The idea of turning our roads into solar powerhouses isn’t new. We reported back in 2014 about an American couple who had crowdfunded some $2 million to develop the idea. While it was treated with a certain amount of scepticism back then, the notion of using our streets and roads has gained traction in more recent times.
In truth, our road system is the perfect, readymade infrastructure for installing solar if you think about it. All we have to do is create panels that are sturdy enough to handle heavy traffic. That’s the big challenge and one which has taken a while to figure out.
Now, however, solar roads are coming the UK courtesy of French company Colas which is a subsidiary of engineering outfit Bouygues. Three sites have been chosen to ‘test-drive’ the new roadways, with Cambridge top of the list.
According to the company, the new ultra-thin solar panels are coated with a special resin that prevents cars slipping on them and protects the solar cells underneath. Just 12 feet of panelling could provide enough power for one home and the company believes that 30,000 metres can deliver the electricity for up to 5,000 properties, including businesses.
We may in the future find these new solar road panels used in areas such as carparks and cycle ways as well as main roads. If successful, road solar could potentially become more popular than solar farms and a lot more efficient. The tech, of course, is going to be quite expensive at first. Estimates are that it will cost up to £2,000 per square metre but this will certainly come down as the systems develop.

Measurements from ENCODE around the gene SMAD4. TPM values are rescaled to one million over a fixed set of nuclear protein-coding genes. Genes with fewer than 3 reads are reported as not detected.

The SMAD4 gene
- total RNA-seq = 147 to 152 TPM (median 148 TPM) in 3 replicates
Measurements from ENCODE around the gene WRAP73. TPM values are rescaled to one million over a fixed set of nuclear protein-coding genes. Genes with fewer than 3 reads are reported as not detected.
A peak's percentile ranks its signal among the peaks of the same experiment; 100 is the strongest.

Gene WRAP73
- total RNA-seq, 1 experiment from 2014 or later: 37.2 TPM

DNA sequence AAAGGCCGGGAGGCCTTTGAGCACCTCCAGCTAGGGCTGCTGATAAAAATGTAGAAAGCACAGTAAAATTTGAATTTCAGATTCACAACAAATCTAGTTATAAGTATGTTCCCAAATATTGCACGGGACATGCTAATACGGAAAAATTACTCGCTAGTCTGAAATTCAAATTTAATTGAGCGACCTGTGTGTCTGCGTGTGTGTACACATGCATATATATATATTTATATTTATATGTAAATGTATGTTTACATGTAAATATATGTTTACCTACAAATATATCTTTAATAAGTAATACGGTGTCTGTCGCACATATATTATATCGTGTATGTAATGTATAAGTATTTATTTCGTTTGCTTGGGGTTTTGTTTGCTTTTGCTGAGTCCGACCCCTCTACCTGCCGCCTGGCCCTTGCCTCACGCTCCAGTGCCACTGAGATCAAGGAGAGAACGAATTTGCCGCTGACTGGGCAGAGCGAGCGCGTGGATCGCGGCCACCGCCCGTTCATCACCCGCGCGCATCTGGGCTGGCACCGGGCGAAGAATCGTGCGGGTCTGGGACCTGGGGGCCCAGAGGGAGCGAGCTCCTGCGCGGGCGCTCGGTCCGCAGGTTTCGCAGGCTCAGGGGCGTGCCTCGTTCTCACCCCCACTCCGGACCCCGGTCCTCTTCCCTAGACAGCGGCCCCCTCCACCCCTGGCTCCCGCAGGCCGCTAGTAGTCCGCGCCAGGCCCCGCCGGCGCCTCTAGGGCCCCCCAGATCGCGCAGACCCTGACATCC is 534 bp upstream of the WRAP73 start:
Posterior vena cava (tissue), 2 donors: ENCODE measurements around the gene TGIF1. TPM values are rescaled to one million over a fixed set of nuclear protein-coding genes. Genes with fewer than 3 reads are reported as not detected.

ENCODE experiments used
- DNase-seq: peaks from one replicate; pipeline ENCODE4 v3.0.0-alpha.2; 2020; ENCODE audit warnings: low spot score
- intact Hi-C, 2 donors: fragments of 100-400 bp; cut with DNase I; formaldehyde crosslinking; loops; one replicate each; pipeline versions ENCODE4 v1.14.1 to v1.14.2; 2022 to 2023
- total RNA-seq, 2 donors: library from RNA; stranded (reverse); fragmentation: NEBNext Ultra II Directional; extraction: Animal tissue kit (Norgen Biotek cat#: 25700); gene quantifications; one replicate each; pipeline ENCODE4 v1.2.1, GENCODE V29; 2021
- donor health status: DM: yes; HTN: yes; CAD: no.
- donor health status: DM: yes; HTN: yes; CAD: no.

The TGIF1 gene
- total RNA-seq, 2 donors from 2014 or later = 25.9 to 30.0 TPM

What is Wattway?
Developed by Colas, Wattway is the patented version of the solar road. It’s taken five years of hard research in association with the National Institute for Solar Energy in France. If it takes off, all places will be able to access clean, renewable energy at the roadside. This could have the potential to radically change how we look at solar energy provision. We may not need panels on our roofs or large solar farms but can have it supplied through our roads.
The hurdles Colas has had to overcome have included making a material that can take a large amount of impact, not only from traffic or footfall but also extreme weather. If successful and cost effective this would be a great solution for towns and cities as well as for off grid areas where the panels could be laid down and provide power to remote communities.
According to Highways Magazine recently:
“Each solar panel is comprised of an array of 15-cm wide cells making up a very thin film of polycrystalline silicon that transforms solar energy into electricity. These extremely fragile photovoltaic cells are coated in a multilayer substrate composed of resins and polymers, translucent enough to allow sunlight to pass through, and resistant enough to withstand even large vehicle traffic.”
Before you get too excited about seeing solar roads in the immediate future, there is still some way to go before the technology reaches the point where it is commercially viable. Much will depend on the trials going on in France and those being planned across 100 sites worldwide. Green advocates will be watching closely to see how much power these panels deliver to a local area. Crucial will be this quality of energy production but also the level of maintenance required to service and repair areas that are damaged.
Don’t be surprised, though, if you see workmen in future laying down solar panels rather than spreading tar across your local highway.